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Tue, 3 November 2015

Europes Tourism Recovery Masks Long-Term Decline

Long-haul travel to Europe has enjoyed an encouraging summer and the upward trend in arrivals is expected to continue, according to the latest analysis from ForwardKeys, which monitors future travel patterns by analysing 14 million reservation transactions each day.

Total international long-haul arrivals from January to September were up 5.1% on the previous year and issued bookings (bookings for future travel, referred to as On The Book, 'OTB'), are up 4.8% for the rest of the year.

Sebastien Cron, Global Sales Director, ForwardKeys, said, While its widely recognised that Europe is losing its competitiveness, its good to see from our data that long-haul travel to Europe has been growing well recently, pushed up by a strong summer season, particularly in July.

What appears to be a strong performance this year needs to be set in the context of long-term relative decline.

Tom Jenkins, European Tourism Association CEO, urged industry experts not to be lulled into a false state of security over figures showing growth.

Travel and tourism in other parts of the world is increasing faster than in Europe. Although the statistics show we are continuing to grow at an average annual growth rate of 3.6% since 2007, the rest of world is growing at a rate of 5.7% over the same period, Mr. Jenkins said. Within Europe, the picture is mixed. Germany and the Netherlands have been the stand-out performers since 2007, displaying total tourism growth of 37% and 33% respectively for the period, a 4.6% and 4.2% annual average, whereas the UK and France have grown just 13% and 10% for the period an average of just 1.7% and 1.4% per annum. The European tourism industry is facing global competition. We need to be aware of what is going on in the major origin markets. The USA may finally be looking positive; Russia - Europes biggest volume market - is negative. China shows signs it may not be as promising as everyone seems to think.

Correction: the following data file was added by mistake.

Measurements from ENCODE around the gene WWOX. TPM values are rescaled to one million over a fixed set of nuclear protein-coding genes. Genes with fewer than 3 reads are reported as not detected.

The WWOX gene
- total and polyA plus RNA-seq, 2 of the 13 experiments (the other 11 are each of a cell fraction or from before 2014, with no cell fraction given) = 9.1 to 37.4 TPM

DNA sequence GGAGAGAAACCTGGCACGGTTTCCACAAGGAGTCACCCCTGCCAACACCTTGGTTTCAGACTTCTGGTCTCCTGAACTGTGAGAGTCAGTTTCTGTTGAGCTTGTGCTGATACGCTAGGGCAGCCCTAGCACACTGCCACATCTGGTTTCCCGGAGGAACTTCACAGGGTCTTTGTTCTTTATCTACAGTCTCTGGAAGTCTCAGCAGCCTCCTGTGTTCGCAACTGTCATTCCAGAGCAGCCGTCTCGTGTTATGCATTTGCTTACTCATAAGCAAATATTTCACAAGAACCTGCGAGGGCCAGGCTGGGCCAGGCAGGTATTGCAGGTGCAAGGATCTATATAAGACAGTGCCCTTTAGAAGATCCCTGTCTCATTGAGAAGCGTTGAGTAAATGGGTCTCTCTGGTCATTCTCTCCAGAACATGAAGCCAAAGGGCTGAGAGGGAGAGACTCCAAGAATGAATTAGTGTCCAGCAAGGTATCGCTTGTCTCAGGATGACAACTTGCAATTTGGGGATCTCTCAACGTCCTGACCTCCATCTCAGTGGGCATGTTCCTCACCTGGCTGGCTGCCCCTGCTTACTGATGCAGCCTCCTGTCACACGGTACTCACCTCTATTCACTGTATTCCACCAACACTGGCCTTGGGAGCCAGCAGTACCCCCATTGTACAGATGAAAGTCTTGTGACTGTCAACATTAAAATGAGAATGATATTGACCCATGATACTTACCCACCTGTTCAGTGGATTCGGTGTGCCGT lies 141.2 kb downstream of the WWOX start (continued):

Eduardo Santander, Executive Director, European Travel Commission, led the call to action on increasing Europes competitiveness, urging obstacles to be eliminated, including visas, excessive taxation of tourism and onerous regulation. He also called for a focus on the most important source markets, joint promotional strategies, increased promotional budgets and closer co-operation between the public and private sectors at continental, national, regional and local levels.

And he issued this warning: The European tourism industry is facing increasing global competition from emerging destinations that are attracting increasing numbers of tourists. Destinations in Asia and the Pacific will benefit from the expansion of intra-regional travel and by 2030, North-East Asia will replace Southern and Mediterranean Europe as the most visited sub-region.

ForwardKeys, Europe, Arrivals, RevPAR

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